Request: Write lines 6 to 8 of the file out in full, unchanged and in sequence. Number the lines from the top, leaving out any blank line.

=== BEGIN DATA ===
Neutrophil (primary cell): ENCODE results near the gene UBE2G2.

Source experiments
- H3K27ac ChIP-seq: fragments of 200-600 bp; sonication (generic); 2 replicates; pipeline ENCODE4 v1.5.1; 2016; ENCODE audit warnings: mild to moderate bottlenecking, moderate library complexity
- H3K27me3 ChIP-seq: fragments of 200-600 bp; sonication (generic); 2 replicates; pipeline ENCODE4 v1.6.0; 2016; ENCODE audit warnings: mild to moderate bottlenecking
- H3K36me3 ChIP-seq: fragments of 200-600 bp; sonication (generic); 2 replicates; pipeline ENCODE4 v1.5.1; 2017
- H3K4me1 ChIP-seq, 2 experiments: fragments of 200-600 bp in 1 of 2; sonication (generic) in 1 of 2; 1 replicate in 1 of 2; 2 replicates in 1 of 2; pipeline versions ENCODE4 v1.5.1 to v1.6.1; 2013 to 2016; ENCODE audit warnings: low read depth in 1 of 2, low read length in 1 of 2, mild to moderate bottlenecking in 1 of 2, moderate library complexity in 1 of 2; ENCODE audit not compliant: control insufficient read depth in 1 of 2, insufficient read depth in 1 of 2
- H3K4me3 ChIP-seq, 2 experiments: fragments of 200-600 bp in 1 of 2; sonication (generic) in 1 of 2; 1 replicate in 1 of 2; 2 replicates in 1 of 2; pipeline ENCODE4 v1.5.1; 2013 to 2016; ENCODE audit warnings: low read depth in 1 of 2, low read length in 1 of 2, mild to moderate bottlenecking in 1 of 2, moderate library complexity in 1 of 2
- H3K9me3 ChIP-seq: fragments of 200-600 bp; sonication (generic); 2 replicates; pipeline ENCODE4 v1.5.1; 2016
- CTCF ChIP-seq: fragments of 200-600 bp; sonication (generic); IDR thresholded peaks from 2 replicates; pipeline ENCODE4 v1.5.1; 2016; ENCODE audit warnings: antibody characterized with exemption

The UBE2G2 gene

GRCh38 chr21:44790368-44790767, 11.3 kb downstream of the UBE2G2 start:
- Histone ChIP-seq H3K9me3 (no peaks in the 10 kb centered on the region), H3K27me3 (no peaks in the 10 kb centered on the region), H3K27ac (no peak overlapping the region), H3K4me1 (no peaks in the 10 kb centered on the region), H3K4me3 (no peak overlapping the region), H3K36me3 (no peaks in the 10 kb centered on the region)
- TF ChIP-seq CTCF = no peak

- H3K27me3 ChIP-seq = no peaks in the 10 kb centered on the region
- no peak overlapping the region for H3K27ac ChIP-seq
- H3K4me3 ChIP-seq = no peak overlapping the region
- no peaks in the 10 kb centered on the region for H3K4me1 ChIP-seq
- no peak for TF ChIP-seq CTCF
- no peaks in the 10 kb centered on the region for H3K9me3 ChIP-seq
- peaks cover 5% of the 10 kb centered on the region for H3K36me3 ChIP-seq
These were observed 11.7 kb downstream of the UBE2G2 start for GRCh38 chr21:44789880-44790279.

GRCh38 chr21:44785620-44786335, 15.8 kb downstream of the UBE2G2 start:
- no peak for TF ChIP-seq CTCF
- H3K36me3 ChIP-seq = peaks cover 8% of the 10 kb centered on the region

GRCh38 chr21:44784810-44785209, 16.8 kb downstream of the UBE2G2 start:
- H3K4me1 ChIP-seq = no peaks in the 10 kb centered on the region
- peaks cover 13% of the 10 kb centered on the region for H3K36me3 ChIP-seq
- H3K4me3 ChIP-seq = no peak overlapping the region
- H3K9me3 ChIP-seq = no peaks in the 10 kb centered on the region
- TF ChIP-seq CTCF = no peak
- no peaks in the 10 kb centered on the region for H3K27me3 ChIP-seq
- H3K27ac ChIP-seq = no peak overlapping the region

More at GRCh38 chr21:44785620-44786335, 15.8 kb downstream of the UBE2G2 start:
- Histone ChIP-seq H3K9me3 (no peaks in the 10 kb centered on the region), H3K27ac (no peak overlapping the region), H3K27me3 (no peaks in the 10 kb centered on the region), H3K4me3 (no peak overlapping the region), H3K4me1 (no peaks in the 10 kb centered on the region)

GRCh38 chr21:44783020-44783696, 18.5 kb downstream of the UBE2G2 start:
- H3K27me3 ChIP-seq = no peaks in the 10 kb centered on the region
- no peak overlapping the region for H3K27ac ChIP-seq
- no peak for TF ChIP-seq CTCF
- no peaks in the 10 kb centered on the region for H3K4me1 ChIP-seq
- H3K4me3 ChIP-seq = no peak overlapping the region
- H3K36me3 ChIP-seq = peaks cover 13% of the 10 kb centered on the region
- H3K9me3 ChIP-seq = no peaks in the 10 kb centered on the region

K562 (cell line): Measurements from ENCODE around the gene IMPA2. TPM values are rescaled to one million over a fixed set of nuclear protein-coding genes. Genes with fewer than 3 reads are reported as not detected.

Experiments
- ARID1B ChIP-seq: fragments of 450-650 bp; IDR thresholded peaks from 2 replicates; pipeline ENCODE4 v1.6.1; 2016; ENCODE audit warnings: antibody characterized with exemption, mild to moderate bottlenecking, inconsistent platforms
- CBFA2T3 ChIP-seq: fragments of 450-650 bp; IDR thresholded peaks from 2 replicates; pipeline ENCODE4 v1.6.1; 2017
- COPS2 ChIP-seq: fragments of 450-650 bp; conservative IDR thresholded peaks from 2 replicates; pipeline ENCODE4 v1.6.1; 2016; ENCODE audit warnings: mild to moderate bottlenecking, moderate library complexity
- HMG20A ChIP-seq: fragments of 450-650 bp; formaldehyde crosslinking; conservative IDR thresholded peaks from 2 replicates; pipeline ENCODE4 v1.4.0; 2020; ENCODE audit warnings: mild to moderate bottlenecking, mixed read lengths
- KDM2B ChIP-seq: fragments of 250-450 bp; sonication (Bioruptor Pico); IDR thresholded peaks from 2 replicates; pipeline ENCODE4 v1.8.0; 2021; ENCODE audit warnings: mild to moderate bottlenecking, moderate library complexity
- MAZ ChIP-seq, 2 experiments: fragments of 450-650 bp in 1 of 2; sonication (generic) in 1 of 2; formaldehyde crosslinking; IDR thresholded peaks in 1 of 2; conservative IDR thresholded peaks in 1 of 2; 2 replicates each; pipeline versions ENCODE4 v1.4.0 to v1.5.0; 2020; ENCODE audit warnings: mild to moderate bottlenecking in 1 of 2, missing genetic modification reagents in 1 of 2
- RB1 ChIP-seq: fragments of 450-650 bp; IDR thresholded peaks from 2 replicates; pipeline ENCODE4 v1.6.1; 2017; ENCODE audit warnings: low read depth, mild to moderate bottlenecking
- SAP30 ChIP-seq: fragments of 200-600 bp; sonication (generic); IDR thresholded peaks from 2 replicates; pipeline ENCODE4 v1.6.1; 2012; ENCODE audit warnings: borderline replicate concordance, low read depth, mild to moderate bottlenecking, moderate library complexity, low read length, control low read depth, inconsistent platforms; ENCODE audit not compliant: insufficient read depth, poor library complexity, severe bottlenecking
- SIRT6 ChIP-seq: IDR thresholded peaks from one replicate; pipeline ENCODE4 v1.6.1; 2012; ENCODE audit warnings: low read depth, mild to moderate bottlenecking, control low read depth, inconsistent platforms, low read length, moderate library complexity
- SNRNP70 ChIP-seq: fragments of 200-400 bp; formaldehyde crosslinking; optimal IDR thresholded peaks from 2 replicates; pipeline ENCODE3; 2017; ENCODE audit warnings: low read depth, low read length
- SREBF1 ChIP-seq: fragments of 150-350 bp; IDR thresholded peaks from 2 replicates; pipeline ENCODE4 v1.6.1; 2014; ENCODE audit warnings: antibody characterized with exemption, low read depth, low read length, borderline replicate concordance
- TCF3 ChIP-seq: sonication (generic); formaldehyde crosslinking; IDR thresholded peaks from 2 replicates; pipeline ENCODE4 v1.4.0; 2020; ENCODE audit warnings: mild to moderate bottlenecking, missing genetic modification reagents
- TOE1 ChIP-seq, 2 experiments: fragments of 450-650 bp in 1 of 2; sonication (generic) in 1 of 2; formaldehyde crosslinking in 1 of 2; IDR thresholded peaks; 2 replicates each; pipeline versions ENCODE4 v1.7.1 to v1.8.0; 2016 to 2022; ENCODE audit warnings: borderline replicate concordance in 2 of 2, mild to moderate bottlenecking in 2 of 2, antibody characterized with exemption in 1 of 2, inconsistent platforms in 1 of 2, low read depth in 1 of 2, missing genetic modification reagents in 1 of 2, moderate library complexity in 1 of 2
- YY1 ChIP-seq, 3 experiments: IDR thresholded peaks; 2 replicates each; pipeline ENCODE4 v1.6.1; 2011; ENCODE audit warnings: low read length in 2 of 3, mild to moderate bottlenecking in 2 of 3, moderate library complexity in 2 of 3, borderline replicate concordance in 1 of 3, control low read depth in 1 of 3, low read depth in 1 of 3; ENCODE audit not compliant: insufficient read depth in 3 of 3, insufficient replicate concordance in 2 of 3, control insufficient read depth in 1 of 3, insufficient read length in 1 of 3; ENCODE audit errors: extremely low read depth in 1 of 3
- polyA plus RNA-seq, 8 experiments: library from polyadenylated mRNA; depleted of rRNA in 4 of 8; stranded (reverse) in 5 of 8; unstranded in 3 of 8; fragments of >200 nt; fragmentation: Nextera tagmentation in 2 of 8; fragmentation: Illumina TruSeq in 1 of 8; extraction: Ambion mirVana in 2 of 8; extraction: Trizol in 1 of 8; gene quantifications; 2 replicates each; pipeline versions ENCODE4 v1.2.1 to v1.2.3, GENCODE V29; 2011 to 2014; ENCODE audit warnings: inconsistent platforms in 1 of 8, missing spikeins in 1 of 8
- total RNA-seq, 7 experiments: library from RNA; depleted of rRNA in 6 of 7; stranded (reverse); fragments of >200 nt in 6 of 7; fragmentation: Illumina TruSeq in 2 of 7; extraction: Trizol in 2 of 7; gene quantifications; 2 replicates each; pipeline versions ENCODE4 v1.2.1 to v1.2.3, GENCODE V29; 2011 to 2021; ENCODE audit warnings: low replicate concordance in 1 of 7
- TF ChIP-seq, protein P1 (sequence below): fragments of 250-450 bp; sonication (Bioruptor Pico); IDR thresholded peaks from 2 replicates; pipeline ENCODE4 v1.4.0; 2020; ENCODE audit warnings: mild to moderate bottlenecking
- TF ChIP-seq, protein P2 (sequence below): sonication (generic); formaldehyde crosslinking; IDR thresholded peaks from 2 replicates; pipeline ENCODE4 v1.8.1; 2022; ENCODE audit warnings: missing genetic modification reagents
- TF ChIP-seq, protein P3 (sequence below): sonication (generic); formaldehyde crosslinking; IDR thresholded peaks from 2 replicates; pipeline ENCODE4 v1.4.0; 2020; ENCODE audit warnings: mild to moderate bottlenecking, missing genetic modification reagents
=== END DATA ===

- H3K4me1 ChIP-seq, 2 experiments: fragments of 200-600 bp in 1 of 2; sonication (generic) in 1 of 2; 1 replicate in 1 of 2; 2 replicates in 1 of 2; pipeline versions ENCODE4 v1.5.1 to v1.6.1; 2013 to 2016; ENCODE audit warnings: low read depth in 1 of 2, low read length in 1 of 2, mild to moderate bottlenecking in 1 of 2, moderate library complexity in 1 of 2; ENCODE audit not compliant: control insufficient read depth in 1 of 2, insufficient read depth in 1 of 2
- H3K4me3 ChIP-seq, 2 experiments: fragments of 200-600 bp in 1 of 2; sonication (generic) in 1 of 2; 1 replicate in 1 of 2; 2 replicates in 1 of 2; pipeline ENCODE4 v1.5.1; 2013 to 2016; ENCODE audit warnings: low read depth in 1 of 2, low read length in 1 of 2, mild to moderate bottlenecking in 1 of 2, moderate library complexity in 1 of 2
- H3K9me3 ChIP-seq: fragments of 200-600 bp; sonication (generic); 2 replicates; pipeline ENCODE4 v1.5.1; 2016